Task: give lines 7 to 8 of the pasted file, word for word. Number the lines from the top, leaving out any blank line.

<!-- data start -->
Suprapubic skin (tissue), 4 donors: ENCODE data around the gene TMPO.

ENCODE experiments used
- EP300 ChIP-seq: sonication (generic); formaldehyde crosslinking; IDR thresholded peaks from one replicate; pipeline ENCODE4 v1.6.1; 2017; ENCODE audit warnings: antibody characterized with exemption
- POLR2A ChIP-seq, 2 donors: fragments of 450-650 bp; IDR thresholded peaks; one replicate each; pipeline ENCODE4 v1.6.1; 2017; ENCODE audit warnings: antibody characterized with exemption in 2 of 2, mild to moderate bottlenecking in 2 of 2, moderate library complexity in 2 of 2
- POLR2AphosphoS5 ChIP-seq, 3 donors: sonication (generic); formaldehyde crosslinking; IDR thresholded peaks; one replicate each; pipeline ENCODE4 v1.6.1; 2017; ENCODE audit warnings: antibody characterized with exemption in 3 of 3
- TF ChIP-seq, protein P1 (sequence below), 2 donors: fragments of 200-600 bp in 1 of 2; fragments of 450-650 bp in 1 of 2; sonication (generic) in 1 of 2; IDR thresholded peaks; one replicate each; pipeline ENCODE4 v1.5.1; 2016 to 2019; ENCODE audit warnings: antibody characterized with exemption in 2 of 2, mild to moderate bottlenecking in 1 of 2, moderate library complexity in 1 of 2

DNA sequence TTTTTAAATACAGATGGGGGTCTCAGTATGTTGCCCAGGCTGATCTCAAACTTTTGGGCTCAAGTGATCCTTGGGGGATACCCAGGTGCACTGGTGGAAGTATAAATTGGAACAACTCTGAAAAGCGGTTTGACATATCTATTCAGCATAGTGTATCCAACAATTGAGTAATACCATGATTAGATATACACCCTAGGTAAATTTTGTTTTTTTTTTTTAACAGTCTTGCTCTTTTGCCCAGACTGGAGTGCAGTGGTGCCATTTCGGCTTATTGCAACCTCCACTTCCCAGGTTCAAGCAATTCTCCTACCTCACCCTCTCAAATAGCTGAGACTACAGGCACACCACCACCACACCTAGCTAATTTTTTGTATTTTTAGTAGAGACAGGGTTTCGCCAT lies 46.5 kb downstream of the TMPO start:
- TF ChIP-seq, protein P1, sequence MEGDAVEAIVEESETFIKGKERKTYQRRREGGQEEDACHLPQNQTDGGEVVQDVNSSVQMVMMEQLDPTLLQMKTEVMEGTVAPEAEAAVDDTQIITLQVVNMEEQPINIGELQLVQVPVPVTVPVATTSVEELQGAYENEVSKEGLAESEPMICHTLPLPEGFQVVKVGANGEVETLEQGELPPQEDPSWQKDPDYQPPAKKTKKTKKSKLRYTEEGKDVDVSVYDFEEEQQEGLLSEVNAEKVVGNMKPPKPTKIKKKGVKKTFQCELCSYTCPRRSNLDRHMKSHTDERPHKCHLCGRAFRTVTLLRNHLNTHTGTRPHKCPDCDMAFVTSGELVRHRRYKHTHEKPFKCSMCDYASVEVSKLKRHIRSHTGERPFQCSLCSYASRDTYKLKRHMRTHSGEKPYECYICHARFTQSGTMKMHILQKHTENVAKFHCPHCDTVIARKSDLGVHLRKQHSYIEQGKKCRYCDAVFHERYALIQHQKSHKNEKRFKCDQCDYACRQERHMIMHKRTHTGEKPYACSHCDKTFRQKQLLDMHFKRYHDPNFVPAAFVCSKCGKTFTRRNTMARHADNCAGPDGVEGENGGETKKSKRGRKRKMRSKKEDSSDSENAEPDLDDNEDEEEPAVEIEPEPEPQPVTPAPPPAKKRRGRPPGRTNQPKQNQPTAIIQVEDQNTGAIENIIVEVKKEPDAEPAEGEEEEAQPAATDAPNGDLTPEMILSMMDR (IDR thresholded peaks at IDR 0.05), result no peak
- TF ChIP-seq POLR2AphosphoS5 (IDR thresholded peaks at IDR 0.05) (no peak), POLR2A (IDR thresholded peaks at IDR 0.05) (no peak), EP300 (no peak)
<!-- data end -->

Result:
DNA sequence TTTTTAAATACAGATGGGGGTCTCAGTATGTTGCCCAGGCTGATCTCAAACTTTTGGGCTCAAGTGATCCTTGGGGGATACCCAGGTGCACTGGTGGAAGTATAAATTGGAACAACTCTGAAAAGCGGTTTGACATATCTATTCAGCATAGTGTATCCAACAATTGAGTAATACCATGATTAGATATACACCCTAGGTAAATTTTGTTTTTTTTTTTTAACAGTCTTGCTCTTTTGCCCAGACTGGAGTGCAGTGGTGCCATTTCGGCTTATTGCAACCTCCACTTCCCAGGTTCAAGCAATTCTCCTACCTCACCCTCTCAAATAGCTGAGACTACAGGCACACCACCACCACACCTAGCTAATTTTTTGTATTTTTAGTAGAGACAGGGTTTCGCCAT lies 46.5 kb downstream of the TMPO start:
- TF ChIP-seq, protein P1, sequence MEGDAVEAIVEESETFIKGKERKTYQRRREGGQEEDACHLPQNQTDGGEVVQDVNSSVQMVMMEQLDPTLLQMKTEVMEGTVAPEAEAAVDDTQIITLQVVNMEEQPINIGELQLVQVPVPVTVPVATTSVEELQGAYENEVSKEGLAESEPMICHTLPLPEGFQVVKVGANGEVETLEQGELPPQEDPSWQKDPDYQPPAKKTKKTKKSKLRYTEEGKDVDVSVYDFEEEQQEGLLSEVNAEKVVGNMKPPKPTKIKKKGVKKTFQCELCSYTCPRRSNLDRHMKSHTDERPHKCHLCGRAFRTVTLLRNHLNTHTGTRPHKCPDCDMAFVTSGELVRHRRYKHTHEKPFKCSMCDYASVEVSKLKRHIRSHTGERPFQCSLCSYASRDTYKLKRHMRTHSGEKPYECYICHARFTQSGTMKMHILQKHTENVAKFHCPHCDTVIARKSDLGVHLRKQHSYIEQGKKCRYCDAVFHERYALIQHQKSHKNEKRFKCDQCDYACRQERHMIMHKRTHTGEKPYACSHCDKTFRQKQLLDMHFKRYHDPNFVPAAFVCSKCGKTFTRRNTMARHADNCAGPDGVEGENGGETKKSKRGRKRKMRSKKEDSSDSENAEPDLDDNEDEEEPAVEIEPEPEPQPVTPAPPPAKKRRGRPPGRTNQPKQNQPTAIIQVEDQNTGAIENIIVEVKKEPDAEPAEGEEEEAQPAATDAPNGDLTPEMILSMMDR (IDR thresholded peaks at IDR 0.05), result no peak